As a starting point, we note that a nonsignatory may compel a signatory to arbitrate claims in limited circumstances. See, e.g., Finnie v. H & R Block Fin. Advisors, Inc., 307 Fed. Appx. 19, 21 (8th Cir.2009) (unpublished per curiam) (compelling arbitration based on a close relationship between signatories and nonsignatories); CD Partners, LLC v. Grizzle, 424 F.3d 795, 798-99 (8th Cir. 2005) (discussed infra); MS Dealer Serv. Corp. v. Franklin, 177 F.3d 942, 947-48 (11th Cir. 1999) (same); Thomson-CSF, S.A. v. Am. Arbitration Ass'n, 64 F.3d 773, 779 (2d Cir. 1995) (applying an estoppel theory based on a close relationship of parties and claims that were intertwined with contract rights and duties); Pritzker v. Merrill Lynch, Pierce, Fenner & Smith, Inc., 7 F.3d 1110, 1121 (3d Cir. 1993) (applying a "traditional agency theory" regarding a nonsignatory employee of a signatory); see also Am. Ins. Co. v. Cazort, 316 Ark. 314, 871 S.W.2d 575, 579-80 (1994).
In CD Partners, we recognized two such circumstances. See CD Partners, 424 F.3d at 798. The first relies on agency and related principles to allow a nonsignatory to compel arbitration when, as a result of the nonsignatory's close relationship with a signatory, a failure to do so would eviscerate the arbitration agreement. Id.; see also Nesslage v. York Secs., Inc., 823 F.2d 231, 233 (8th Cir. 1987) (permitting a nonsignatory to compel arbitration where it was the "disclosed agent" of a signatory). The second relies loosely on principles of equitable estoppel, broadly encompasses more than one test for its application, and has been termed "alternative estoppel." CD Partners, 424 F.3d at 799 ("A willing nonsignatory seeking to arbitrate with a signatory that is unwilling may do so under what has been called an alternative estoppel theory which takes into consideration the relationships of persons, wrongs, and issues . . .'") (quoting Merrill Lynch Inv. Managers v. Optibase, Ltd., 337 F.3d 125, 131 (2d Cir. 2003)) (alteration omitted, emphasis added). Alternative estoppel typically relies, at least in part, on the claims being so intertwined with the agreement containing the arbitration clause that it would be unfair to allow the signatory to rely on the agreement in formulating its claims but to disavow availability of the arbitration clause of that same agreement. See Sunkist Soft Drinks, Inc. v. Sunkist Growers, Inc., 10 F.3d 753, 757 (11th Cir. 1993) (citing with approval and adopting the reasoning of Hughes Masonry Co. v. Greater Clark County Sch. Bldg. Corp., 659 F.2d 836, 838 (7th Cir. 1981)).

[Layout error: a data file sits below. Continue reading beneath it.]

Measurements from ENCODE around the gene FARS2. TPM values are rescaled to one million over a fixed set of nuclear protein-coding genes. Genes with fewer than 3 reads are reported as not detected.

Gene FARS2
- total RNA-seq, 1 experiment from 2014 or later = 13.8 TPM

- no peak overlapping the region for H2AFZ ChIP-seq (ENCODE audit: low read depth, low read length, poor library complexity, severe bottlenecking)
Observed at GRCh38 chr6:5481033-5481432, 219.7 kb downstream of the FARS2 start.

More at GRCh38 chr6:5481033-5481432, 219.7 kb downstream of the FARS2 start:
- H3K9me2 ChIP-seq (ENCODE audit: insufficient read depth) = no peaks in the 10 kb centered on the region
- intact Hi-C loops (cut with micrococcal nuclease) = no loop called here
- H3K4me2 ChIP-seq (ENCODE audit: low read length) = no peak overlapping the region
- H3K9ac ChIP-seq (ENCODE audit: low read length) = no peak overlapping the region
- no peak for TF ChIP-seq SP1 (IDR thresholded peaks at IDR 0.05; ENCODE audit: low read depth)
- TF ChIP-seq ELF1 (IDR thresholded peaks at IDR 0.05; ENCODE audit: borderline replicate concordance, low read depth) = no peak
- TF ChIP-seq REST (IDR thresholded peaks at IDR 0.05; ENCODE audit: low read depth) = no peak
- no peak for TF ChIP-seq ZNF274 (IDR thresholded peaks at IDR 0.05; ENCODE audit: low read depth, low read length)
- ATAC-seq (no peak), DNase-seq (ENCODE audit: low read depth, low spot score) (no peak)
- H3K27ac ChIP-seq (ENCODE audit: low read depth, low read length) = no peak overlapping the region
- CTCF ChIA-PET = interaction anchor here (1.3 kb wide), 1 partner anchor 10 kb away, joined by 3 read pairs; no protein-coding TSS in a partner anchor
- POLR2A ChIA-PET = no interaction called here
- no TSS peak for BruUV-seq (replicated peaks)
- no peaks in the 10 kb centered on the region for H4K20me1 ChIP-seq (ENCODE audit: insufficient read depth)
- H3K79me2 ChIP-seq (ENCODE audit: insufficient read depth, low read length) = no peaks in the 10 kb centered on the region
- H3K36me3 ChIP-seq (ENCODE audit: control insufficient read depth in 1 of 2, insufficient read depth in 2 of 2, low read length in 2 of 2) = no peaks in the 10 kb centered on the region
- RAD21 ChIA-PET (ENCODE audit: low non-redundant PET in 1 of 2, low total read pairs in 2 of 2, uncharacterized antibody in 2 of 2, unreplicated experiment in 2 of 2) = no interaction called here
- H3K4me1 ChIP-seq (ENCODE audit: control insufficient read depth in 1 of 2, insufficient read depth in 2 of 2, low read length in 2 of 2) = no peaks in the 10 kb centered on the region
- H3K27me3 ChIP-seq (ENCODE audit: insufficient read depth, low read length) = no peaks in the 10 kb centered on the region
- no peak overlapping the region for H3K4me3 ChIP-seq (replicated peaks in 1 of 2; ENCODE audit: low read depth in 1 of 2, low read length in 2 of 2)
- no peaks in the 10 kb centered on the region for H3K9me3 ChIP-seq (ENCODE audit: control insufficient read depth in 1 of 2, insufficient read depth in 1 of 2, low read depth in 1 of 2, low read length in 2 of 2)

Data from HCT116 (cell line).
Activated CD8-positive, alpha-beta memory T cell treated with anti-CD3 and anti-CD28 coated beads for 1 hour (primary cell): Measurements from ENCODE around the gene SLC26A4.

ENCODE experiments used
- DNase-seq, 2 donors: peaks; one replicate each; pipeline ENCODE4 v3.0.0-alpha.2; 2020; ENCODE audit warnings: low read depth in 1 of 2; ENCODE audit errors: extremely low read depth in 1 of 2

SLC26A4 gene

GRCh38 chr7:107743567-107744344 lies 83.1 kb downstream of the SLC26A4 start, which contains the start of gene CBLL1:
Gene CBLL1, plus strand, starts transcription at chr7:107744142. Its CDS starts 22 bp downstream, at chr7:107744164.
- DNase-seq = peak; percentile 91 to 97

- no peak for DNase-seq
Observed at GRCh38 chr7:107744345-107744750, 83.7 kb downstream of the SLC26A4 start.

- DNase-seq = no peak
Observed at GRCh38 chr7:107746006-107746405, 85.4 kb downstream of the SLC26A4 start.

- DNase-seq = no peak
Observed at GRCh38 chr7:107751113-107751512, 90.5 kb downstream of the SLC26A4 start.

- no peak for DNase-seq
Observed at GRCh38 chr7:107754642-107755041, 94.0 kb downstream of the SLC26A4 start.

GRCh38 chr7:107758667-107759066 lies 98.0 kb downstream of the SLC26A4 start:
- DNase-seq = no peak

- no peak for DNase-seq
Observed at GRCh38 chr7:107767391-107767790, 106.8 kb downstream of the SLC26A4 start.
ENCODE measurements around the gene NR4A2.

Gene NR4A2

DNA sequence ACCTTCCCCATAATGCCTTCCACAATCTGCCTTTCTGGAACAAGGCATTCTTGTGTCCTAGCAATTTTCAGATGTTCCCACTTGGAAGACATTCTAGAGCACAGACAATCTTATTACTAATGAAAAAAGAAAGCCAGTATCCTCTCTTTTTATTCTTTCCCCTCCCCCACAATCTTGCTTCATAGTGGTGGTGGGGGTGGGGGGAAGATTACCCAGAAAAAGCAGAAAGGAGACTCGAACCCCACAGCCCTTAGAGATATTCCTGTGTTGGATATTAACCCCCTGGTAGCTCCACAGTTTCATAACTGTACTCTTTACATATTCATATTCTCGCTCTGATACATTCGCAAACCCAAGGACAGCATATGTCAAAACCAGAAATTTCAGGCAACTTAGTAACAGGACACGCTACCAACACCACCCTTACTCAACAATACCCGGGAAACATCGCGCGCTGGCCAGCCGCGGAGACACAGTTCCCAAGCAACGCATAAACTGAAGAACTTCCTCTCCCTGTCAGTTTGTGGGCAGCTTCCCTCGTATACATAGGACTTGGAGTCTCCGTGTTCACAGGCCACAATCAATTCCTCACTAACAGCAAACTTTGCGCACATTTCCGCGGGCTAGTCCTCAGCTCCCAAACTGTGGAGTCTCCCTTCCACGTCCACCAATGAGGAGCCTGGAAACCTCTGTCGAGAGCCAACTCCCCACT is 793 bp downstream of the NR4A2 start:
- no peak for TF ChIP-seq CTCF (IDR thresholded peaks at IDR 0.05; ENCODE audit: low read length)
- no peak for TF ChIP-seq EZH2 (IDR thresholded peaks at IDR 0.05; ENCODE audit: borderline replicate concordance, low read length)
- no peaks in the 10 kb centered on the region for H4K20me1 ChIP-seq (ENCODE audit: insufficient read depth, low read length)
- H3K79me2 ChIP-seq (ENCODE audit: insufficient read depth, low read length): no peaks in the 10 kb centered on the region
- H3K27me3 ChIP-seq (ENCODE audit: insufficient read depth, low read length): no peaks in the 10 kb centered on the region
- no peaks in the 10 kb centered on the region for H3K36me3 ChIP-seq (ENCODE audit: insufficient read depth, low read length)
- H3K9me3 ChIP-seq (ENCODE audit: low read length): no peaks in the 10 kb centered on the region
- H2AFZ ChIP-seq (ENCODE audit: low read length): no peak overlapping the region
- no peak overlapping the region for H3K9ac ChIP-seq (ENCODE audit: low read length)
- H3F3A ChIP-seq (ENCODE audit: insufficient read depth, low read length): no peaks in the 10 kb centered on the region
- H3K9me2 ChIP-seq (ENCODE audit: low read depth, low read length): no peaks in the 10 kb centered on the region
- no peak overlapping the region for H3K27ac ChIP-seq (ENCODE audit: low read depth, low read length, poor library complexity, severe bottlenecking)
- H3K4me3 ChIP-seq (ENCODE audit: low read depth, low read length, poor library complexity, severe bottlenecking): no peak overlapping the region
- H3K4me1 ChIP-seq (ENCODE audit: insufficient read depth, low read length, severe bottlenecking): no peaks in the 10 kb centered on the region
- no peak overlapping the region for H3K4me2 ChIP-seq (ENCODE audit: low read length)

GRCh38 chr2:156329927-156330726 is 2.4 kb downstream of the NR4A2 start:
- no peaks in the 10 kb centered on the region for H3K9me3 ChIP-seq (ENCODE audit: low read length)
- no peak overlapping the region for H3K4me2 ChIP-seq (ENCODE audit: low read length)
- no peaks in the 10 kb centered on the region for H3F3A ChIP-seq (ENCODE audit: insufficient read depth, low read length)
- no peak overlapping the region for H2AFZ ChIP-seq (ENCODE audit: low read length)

Here, either theory, agency or alternative estoppel, is applicable to enforce AXA's request for arbitration against plaintiffs. Plaintiffs' complaint alleged concerted conduct by Baird and AXA. The complaint contained 13 different counts, each of which were alleged to be applicable to both defendants. We agree with AXA that the claims alleged against it in plaintiffs' complaint are so intertwined or coordinated with those against Baird that it was appropriate to require Kevin and Charles, as signatories to the Baird arbitration agreement, to resolve those claims in arbitration with both defendants.
Equitable estoppel also compels the conclusion that plaintiffs should be required to pursue their claims against AXA in the arbitration proceedings with Baird. This case is factually similar to Brown v Pacific Life Ins Co, 462 F.3d 384 (CA 5, 2006). In Brown, an arbitration agreement existed between the plaintiffs and Smith Barney. Id. at 389-390. Nonparties to the arbitration agreement, defendants G.E. Life & Annuity Insurance Company and Pacific Life Insurance Company, moved to compel arbitration of the claims against them based on the agreement with Smith Barney. Id. at 390. The court, id. at 398-399, stated: